I read that his intention was to show a novel sized story with motion picture technology. Television is the only way this can really be done. If B5 were shown back to back it would be something near 90 hours of actual story. That’s the important thing separating it from other shows. None of those 90 hours are just in there to bulk up a season (though some purist might dismiss the entire season 5, I actually got the most out of that extension of story).

Anyway, fantastic that it is on iTunes. I’ve always wanted to own it, but have balked at the thought of putting up nearly $400 for all of the season sets.

Actually, I find the price reasonable… when compared to cable TV.

When my husband and I moved, our new place didn’t get any TV reception on the rabbit ears, so we signed up for cable to give it a try. After bingeing on Discovery channel for the first month, we realized after 6 months that we hadn’t turned the decoder box on at all in the previous 3 months, so we cancelled.

One month of cable TV was about the same price as one season of a TV show on DVD, in Vancouver.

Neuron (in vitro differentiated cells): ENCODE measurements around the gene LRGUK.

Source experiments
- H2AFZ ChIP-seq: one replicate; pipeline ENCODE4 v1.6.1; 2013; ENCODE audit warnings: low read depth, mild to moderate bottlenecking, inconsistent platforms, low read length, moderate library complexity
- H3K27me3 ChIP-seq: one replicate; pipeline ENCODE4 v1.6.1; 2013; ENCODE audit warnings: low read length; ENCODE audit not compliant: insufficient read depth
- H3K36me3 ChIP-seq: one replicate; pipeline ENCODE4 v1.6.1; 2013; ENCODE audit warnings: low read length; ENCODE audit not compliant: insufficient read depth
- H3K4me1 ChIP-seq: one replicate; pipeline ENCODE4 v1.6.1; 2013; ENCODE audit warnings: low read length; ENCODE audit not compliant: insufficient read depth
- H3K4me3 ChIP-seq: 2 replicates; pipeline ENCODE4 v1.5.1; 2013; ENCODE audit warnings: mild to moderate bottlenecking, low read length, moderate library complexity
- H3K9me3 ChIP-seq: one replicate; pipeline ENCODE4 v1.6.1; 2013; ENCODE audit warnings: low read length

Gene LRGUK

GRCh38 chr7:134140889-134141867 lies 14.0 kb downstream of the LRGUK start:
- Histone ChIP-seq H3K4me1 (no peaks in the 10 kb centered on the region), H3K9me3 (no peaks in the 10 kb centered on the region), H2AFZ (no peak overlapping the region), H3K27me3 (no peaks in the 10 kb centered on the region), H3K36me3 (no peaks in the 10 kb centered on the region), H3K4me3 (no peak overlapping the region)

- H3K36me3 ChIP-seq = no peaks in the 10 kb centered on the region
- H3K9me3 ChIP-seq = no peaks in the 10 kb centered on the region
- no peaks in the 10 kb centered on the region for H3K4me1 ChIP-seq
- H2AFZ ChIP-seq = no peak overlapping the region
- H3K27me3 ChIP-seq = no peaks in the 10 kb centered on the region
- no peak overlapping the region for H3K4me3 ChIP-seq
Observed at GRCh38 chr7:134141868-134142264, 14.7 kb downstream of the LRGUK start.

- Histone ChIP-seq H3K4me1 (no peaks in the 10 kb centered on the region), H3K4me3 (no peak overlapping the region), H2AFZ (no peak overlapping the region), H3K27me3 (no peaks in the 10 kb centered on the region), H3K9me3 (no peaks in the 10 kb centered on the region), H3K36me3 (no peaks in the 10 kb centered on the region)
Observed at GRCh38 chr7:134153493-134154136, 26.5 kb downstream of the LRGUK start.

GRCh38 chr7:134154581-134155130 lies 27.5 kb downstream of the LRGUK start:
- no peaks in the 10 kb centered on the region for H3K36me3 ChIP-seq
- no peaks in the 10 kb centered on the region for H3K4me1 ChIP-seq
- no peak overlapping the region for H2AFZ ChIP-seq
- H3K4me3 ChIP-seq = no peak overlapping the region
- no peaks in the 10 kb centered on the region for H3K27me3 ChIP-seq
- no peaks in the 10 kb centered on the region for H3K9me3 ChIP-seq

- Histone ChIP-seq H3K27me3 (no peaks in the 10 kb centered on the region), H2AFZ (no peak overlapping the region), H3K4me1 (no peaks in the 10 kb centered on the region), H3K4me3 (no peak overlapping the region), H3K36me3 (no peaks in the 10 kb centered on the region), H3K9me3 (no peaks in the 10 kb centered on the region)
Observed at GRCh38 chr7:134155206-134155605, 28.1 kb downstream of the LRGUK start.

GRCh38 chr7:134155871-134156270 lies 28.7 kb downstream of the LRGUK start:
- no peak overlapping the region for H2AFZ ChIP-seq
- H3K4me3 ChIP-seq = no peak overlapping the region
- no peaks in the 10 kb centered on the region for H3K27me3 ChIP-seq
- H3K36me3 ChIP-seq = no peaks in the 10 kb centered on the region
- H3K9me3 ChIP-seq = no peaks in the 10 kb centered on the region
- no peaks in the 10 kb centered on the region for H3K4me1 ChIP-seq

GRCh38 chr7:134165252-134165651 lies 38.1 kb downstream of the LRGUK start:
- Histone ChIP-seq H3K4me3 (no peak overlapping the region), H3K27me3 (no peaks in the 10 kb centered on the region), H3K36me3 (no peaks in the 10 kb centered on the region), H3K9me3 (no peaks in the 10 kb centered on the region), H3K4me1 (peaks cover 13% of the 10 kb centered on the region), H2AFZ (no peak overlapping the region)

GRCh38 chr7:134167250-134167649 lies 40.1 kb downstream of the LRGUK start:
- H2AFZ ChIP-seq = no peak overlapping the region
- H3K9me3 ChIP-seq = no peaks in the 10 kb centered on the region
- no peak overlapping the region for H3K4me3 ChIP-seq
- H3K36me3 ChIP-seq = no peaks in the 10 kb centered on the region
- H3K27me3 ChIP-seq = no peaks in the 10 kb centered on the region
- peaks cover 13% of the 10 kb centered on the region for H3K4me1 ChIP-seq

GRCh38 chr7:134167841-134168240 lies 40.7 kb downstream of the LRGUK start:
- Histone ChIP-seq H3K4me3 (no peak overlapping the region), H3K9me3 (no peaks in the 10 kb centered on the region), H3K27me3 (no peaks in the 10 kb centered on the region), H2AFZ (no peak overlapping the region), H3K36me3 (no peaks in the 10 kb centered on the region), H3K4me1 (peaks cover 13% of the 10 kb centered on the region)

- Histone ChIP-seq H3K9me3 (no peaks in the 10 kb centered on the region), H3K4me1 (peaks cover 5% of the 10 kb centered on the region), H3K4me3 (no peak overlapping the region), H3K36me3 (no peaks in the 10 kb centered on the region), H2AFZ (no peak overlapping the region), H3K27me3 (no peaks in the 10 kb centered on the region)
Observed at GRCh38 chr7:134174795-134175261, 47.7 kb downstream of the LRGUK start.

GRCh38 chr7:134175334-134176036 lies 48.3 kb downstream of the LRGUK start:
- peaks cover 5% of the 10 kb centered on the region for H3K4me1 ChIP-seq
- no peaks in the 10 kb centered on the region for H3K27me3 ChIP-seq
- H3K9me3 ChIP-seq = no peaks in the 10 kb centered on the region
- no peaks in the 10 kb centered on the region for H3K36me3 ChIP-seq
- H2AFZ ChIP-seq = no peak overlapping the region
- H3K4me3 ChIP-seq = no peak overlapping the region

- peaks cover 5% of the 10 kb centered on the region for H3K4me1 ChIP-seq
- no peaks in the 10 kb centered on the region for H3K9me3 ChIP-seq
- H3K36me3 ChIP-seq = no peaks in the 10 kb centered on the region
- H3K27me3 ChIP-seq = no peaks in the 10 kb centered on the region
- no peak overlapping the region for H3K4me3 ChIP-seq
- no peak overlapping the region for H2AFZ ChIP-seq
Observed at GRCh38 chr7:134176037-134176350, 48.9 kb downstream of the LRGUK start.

It just makes economic sense for us to buy those few TV shows we follow on DVD.

Well, given that I only have an interest in four series, three of which are long dead (Cosmos, B5 and Twin Peaks), the notion of owning a television and subscribing to cable has always struck me as a bit of a waste. So I’m definitely with you on the DVD side. It just has always seemed to me that the B5 seasons were priced at quite a bit higher than the other seasons sitting right next to them.

Go on. What’s the fourth?

Agreed. The only reason to pay for cable here is that the internet comes via TV cable, incredible speed, like the computer in the neighbouring room via LAN. And it adds the comfort of watching baseball or Sumo when work is even more boring (Japanese series are worst).